That wearable fitness device on your wrist is measuring so much more than your exercise levels. Digital tools offer unprecedented opportunities in health research and healthcare but it can come at the cost of privacy. Six days of step counts are enough to identify you among a million other people – and the type of inferences that can be made from other everyday behaviors is growing rapidly.
Camille Nebeker, EdD, MS is Associate Professor of Behavioral Medicine in the Department of Family Medicine & Public Health at the UC San Diego School of Medicine. She discusses the ethical considerations of informed consent and potential harms and benefits of these technologies. She also shares ideas on how we can work together to create systems that define and encourage safe digital health research and practice.
Watch — The Digital Revolution: Ethical Implications for Research on Healthy Aging
“Mother Nature is not happy right now and she’s trying to tell us, in many ways,” says Kimberly Prather, Professor of Climate, Atmospheric Science, and Physical Oceanography at UC San Diego.
New weather patterns and events are causing concern but how do we know these changes are caused by human activity? Climate scientists are looking at trends over time to determine our impact on the planet.
Prather discusses recent CAICE studies aimed at advancing our understanding of how the oceans influence human and planetary health including novel experiments being conducted in a unique ocean-atmosphere simulator.
Watch — How Do We Know Humans are Impacting the Health of Our Planet? – Exploring Ethics
All animals need to know and communicate with their own, so evolution has developed in every brain the ways we all recognize and socialize with each other.
But while other brains are social – no other brain is as social, or can do what the human brain can – and as far as science knows – it also seems that no other brain can suffer from conditions like autism. Are these two fortunes somehow linked?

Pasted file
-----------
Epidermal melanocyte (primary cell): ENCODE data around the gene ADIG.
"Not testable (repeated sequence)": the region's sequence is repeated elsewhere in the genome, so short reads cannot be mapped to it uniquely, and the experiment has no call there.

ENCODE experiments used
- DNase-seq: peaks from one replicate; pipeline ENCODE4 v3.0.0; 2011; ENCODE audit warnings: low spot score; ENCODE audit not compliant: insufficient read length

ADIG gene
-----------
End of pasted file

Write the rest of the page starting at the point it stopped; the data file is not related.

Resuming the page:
That is a question that many are asking, including Alysson Muotri’s lab at the Sanford Consortium for Regenerative Medicine. They are using brain organoids to unravel this mystery, but where do they start looking for the root causes of these conditions?
Enter Katerina Semendeferi, noted biological anthropologist, whose experience conducting neuroanatomical comparisons of our primate predecessors, as well as typical and atypical human neuroanatomy, is helping to focus the search for causes of atypical behavioral conditions like autism and Williams Syndrome. Her work has pointed to neuroanatomical differences, on scales from whole brain structures, down to individual neurons and the genetics of neurodevelopment.
She reveals what she has found, and how this helps the Muotri Lab’s studies with brain organoids in the search for autism in our social brains.
Watch — Searching for Autism in our Social Brain.
The biannual Faculty Research Lecture at UCLA has presented the work of the university’s most distinguished scholars since 1925. Its purpose is to recognize their superb achievements, and give the campus and the greater community an opportunity to gain a new perspective on scholarly achievements and the viewpoints of the faculty honored. UCLA History Professor Brenda Stevenson delivered the 127th lecture, a talk titled “The Gifts of the Storyteller.”
She talks about growing up in Virginia listening to her mother’s stories of their enslaved ancestors. As a scholar of slavery and the Antebellum South, some of our country’s most painful moments and eras, she found little documentary evidence of women’s lives. She had to become an investigator, following leads and bits of information to get to the stories told through the ages.
In this lecture she shares the stories of three women from different classes. Her careful listening over the years has unearthed fascinating stories about the women and the time in which they lived.
Watch — Gifts of the Storyteller with Brenda Stevenson – UCLA Faculty Research Lecture
The Greensboro sit-in was a seminal moment in the Civil Rights movement. Four young black men, students from North Carolina Agricultural and Technical College, sat down at a segregated lunch counter and refused to leave. Their protest sparked a wave of sit-ins around the country. Building on the momentum, students at nearby Shaw University, formed the Student Nonviolent Coordinating Committee. Three years later, the SNCC organized the March on Washington where Martin Luther King Jr. gave his iconic “I Have a Dream Speech.”
At the time of the sit-in, Waldo Martin was just eight years old, living in Greensboro. But, he knew something big was happening. Martin would go on to study at Duke University and earn his PhD at UC Berkeley, where he is now the Alexander F. & May T. Morrison Professor of American History & Citizenship. In a recent talk on campus, Martin details the history of the African American freedom struggle, and how the Greensboro sit-in built upon a rich history of black youth activism that continues to this day. He also examines how, “African Americans have globalized their freedom struggle by intimately linking it with the freedom struggles of peoples of color around the globe.”
Watch — Deep Soul: Twentieth-Century African American Freedom Struggles and the Making of the Modern World with Waldo Martin